1) Because unfortunately English has become the lingua Franca;
2) The US is just so huge. 325,000,000 people and 3,000 miles from coast to coast, with everyone speaking the same language in between. That’s an unusual phenomenon in the world.
Im not defending it, just pointing out the answer. I wish it were in fact otherwise.
Contrast this with Iceland. 325,000 people (not even a good sized European or American city) with a language nobody else in the entire world speaks. If you’re an Icelander, you better learn a foreign language (at least one, and it’s usually English) or you ain’t going anywhere off that island because you’re not going to be able to communicate with anyone. That’s why just about everyone in Iceland speaks English as a second language (and many may know more).
30 years ago, the high schools where I lived (in California, near San Francisco) all seemed to offer the standard language trio: Spanish, French and German (and our high school also used to offered Russian until budget cuts happened around 1979).
Today, the high schools near San Francisco often offer a different mix of languages. Here are what the six schools in my district offer:
School #1: Spanish, French
School #2: Spanish, Mandarin, French
School #3: Spanish, Mandarin, Japanese
School #4: Spanish, Mandarin, Japanese
School #5: Spanish, Mandarin, Italian
School #6: Spanish, Mandarin, American Sign Language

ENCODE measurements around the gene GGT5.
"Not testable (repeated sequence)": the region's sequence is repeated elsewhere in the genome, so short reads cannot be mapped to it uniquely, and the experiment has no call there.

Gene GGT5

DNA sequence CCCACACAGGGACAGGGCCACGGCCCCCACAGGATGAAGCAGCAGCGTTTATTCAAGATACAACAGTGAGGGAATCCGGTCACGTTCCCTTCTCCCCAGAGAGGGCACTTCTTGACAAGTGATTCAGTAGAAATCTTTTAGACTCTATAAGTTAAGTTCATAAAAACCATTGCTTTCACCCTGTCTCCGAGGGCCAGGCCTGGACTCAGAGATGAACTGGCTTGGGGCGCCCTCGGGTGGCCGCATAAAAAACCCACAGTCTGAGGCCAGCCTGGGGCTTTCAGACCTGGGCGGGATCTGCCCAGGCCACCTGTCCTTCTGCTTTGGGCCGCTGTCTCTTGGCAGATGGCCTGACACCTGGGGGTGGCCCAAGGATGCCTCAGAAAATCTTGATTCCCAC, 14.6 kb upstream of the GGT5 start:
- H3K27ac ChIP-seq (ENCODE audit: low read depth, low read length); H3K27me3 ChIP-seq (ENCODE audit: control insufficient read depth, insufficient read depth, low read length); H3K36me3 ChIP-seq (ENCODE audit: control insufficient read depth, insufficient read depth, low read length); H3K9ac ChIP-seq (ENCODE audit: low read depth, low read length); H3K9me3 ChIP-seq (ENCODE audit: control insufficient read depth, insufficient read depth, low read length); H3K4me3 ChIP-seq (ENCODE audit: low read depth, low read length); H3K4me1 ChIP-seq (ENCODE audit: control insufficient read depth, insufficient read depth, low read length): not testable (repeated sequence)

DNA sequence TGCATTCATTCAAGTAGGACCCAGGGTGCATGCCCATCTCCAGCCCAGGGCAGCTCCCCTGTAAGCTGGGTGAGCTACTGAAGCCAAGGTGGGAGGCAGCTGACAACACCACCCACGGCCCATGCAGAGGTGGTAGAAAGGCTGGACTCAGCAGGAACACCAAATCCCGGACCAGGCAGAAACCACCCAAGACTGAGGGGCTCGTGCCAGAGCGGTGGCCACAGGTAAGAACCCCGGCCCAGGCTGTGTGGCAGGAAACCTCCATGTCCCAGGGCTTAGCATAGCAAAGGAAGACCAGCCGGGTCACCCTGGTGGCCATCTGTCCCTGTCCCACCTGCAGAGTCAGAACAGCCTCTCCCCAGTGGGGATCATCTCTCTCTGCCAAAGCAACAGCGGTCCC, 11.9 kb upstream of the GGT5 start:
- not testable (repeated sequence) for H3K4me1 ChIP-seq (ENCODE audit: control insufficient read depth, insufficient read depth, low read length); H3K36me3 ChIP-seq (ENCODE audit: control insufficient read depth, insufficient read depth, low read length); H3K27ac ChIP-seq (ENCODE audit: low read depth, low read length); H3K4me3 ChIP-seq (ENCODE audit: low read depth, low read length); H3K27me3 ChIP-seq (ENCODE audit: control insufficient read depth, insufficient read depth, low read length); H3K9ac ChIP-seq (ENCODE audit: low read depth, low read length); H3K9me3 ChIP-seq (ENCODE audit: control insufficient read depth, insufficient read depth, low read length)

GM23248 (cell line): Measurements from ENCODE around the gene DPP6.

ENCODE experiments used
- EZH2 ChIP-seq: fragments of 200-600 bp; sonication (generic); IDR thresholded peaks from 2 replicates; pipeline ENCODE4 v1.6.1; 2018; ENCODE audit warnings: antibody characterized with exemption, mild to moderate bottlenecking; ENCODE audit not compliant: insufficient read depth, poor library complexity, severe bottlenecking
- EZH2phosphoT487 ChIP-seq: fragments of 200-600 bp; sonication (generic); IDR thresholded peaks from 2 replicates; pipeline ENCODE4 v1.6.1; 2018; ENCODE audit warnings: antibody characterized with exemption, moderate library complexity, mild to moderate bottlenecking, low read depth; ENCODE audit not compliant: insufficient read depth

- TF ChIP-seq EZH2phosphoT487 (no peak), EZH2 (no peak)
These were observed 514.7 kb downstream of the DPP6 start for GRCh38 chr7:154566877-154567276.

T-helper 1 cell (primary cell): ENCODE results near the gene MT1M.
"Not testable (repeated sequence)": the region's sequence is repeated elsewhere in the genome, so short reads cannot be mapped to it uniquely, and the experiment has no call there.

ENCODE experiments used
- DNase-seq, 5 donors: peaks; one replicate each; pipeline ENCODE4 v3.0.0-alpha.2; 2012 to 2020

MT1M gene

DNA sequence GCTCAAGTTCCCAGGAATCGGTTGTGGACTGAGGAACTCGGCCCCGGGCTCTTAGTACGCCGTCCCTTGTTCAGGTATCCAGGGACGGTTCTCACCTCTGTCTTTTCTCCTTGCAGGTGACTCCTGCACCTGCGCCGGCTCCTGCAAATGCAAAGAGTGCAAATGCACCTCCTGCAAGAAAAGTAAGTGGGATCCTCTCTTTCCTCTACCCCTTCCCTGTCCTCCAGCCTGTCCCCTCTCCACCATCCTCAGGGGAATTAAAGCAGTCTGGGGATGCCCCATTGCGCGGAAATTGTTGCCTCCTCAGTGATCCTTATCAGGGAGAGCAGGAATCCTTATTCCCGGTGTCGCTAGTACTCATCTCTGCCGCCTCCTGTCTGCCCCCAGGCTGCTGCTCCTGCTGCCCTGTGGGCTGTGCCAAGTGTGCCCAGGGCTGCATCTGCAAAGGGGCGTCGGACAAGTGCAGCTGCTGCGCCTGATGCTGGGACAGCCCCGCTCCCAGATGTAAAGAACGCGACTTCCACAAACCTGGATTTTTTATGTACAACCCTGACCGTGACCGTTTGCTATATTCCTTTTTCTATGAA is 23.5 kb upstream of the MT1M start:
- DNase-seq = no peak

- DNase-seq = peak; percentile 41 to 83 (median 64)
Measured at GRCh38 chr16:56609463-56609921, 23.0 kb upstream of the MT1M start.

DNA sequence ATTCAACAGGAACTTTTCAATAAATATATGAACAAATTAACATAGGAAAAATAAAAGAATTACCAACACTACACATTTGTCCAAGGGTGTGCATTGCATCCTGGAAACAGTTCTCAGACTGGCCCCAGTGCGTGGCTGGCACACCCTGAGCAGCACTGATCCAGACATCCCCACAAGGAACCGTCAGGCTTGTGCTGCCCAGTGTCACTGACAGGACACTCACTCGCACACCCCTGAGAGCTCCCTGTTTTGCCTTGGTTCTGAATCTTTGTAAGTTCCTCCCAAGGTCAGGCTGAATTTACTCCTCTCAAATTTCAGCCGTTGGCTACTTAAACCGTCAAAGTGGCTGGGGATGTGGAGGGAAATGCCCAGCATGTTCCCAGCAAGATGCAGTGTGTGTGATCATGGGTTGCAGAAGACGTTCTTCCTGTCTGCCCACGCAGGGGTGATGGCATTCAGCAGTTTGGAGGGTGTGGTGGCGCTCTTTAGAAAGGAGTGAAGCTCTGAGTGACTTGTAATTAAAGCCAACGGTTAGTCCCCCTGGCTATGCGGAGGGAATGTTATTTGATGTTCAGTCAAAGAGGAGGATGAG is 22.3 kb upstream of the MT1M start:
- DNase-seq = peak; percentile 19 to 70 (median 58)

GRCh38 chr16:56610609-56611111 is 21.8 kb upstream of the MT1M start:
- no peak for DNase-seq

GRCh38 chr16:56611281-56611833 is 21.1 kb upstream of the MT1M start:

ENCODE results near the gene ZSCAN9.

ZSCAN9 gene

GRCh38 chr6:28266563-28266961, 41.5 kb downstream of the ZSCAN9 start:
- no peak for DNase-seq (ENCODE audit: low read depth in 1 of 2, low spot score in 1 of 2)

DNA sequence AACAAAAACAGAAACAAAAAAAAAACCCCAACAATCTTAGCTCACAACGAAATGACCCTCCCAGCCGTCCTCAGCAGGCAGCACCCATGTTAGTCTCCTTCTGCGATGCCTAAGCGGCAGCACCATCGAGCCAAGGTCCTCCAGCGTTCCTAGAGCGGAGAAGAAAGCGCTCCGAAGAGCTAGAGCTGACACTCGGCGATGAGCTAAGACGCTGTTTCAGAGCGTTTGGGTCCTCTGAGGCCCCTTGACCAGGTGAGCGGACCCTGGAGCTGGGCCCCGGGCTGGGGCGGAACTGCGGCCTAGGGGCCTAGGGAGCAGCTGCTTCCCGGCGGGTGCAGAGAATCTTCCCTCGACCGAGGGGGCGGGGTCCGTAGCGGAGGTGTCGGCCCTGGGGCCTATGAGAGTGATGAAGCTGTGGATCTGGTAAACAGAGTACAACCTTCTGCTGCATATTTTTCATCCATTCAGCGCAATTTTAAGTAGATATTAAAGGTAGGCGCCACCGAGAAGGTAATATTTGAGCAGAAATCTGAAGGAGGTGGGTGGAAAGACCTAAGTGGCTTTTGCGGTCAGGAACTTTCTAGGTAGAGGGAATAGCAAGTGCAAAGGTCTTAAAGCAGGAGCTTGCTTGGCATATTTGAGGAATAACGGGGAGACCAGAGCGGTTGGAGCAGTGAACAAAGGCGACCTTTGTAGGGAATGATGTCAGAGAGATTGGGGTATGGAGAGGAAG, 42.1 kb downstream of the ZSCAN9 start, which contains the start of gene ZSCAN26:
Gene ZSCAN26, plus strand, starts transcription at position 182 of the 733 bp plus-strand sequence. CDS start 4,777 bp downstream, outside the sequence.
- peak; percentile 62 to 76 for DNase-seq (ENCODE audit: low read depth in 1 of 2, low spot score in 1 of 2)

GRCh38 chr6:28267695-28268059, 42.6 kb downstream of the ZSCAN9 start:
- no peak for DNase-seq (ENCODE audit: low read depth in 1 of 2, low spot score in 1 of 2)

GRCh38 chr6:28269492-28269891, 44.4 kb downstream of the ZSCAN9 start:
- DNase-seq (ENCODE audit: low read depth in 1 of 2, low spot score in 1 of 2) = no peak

The United States is so large that it's really hard to generalize across the entire country. The languages offered in schools depend on the demographics of the area, the finances of the school, and the availability of teachers. Spanish is commonly taught because we border a Spanish-speaking country and have a great many immigrants who speak Spanish as a native language, so it is quite useful. French is spoken in parts of Canada, and used to be considered the international language of business. English has been influenced a great deal by the Romance languages, so the vocabulary is easier for English speakers to learn. English is also a Germanic language and German is popular in parts of the country where many people have German ancestry. That said, Chinese has become a popular choice as a foreign language in recent years and many more schools now offer it.
I took French in middle and high school, primarily because it was the only foreign language offered in my tiny middle school. The high school offered French, Spanish, German, Italian, and Latin, but since I'd already had two years of French, I opted to continue it. In college I chose to take a few semesters of Spanish because it was more useful. My children's middle school is much larger than mine was and offers Spanish, French, and German. At the high school they also have the option of taking Latin or Chinese.
I think spanish is very important as it is the first language in many countries and i think chinese will be necessary if you want to have a busniess there but i don't think that russian or hindi have the same importance as spanish , arabic and chinese